Image of the Armed Forces – Arresting Negative Trends

Author: Lieutenant Commander Yogesh B Athawale

Period: April 2006 - June 2006

Image of the Armed Forces – Arresting Negative Trends

Lieutenant Commander Yogesh B Athawale

The nation which forgets its defenders will be itself forgotten."
                                             – Calvin Coolidge, (1872-1933)

Since the genesis of civilisation, the profession of arms has received adulation within civil societies, both, during war and peace. As the raison d’etre of a soldier’s existence is itself the security of the state; it is only natural that his work, which often involves uncommon sacrifices, is held in high esteem by his countrymen. The military profession counts among very few other professions that have been traditionally regarded as ‘honourable’ by the society at large. This universal image is bolstered time and again when the society witnesses the relevance of soldiering in the face of external aggression, internal instability or natural calamities. Thus, the Armed Forces are looked upon as ‘protectors’ and ‘saviours’ – impressions that are laden with awe and admiration. This paternal image confers high responsibility upon the military and consequently the expectations from them in terms of conduct are proportionally exponential. An offshoot is that it is this very image of the Armed Forces, which attracts volunteers who wish to join the ranks in order to fulfil their aspirations based on the needs of self-actualisation. Thus, the ‘larger than life’ image of the military is intrinsic to its effective existence and functioning.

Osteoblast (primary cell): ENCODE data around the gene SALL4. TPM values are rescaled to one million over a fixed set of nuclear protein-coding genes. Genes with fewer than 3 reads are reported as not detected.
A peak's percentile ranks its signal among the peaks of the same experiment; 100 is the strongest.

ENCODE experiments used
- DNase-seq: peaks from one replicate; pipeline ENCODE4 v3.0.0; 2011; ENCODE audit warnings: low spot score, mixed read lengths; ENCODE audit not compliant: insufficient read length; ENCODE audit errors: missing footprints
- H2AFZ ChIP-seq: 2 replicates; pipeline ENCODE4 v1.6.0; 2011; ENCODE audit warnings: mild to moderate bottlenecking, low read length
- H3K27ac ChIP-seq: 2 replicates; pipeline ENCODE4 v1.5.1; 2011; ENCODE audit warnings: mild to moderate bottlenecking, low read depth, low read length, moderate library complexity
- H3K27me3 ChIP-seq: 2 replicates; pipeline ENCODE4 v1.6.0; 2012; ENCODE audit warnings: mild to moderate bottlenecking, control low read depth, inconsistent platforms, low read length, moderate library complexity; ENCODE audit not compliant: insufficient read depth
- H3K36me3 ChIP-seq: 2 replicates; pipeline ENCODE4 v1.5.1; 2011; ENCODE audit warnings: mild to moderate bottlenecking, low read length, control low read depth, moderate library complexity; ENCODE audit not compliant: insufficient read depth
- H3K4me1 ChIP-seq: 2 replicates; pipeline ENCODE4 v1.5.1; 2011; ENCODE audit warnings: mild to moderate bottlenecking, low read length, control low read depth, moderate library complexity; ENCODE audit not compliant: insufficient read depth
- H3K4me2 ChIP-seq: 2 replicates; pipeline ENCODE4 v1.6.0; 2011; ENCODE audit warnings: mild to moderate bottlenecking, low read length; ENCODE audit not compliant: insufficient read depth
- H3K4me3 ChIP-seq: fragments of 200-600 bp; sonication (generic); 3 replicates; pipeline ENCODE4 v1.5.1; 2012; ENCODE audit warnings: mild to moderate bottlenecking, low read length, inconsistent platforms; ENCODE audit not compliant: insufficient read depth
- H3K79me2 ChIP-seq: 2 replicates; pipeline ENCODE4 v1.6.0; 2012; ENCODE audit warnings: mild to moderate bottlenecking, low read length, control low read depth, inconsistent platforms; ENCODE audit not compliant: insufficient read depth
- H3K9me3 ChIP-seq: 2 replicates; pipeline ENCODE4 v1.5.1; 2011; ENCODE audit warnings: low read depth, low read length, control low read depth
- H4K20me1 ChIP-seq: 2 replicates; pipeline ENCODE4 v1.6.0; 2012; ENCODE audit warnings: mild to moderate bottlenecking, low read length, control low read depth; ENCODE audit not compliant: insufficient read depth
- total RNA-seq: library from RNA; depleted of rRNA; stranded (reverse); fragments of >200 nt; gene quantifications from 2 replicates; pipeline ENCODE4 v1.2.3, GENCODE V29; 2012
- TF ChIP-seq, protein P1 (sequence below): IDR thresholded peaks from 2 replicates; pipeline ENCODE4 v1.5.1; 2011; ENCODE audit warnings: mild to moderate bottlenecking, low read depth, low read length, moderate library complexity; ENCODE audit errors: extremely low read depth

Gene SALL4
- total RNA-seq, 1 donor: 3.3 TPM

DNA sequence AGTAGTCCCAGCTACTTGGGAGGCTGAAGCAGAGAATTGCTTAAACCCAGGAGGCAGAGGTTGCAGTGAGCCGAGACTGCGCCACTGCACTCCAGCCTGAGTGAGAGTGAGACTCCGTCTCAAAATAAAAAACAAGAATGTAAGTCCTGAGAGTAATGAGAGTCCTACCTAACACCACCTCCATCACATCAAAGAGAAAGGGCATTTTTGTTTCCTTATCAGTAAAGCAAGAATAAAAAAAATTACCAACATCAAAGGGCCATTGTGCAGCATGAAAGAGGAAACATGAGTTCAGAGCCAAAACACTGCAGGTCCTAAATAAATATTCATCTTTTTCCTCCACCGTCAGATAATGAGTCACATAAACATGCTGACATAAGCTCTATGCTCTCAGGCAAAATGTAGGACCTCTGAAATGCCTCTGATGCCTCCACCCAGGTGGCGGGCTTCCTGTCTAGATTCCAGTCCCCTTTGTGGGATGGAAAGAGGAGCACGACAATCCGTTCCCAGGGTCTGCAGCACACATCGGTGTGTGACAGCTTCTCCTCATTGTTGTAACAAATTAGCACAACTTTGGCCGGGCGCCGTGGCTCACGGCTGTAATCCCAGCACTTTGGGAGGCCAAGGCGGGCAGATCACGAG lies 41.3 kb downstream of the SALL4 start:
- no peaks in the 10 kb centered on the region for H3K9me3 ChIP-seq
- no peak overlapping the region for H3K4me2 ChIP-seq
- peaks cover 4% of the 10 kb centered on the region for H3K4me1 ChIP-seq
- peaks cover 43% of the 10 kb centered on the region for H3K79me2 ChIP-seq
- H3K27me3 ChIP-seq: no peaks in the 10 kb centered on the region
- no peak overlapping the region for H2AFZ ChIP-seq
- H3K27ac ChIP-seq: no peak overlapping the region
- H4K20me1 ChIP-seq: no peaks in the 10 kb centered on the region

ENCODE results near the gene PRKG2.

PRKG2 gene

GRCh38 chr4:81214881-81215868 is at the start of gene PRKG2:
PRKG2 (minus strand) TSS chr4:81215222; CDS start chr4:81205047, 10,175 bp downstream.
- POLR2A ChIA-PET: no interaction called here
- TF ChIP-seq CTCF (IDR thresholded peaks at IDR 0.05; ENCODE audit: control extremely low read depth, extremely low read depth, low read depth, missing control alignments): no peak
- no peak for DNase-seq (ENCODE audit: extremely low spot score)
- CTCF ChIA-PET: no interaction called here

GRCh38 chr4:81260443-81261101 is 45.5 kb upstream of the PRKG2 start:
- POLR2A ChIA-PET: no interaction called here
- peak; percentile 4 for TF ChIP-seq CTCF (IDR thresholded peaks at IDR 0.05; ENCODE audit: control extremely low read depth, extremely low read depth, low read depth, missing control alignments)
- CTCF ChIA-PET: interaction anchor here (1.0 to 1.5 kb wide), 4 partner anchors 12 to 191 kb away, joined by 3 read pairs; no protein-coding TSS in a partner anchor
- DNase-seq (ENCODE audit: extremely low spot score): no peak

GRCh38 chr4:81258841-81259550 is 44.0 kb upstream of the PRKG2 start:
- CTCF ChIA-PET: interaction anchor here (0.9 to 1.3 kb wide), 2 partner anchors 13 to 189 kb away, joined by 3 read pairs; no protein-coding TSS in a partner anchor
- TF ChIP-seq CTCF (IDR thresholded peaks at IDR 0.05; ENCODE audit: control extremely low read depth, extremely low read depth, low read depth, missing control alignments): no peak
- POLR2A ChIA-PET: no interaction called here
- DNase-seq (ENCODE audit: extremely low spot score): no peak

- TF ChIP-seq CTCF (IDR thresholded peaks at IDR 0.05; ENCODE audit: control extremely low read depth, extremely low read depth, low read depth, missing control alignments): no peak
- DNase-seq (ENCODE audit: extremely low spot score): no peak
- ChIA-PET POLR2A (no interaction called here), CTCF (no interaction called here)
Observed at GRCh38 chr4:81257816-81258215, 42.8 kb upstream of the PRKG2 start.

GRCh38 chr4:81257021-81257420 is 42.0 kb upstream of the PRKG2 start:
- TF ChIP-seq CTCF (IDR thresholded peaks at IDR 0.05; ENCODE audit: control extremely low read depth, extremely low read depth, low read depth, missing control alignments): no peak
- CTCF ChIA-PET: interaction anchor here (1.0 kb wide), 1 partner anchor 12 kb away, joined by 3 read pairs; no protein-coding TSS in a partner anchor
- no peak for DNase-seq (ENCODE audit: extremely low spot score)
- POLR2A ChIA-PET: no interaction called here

As much as the society desires its military to be incorrupt and disciplined, it is in the interest of the military to preserve its ‘morally elitist’ image. In a democracy like ours the military has to play an indispensable role in securing the country against threats and sustaining democracy itself. In a world that is in the throes of rapid transformation by information technology revolution and rising consciousness about rights and liberty, preserving their traditional ethos and insularity is emerging as a big challenge for the Armed Forces. Like never before, the Armed Forces face an unhappy prospect of witnessing their credibility being dented due to a variety of factors like growing media activism and public sensitivity to lapses.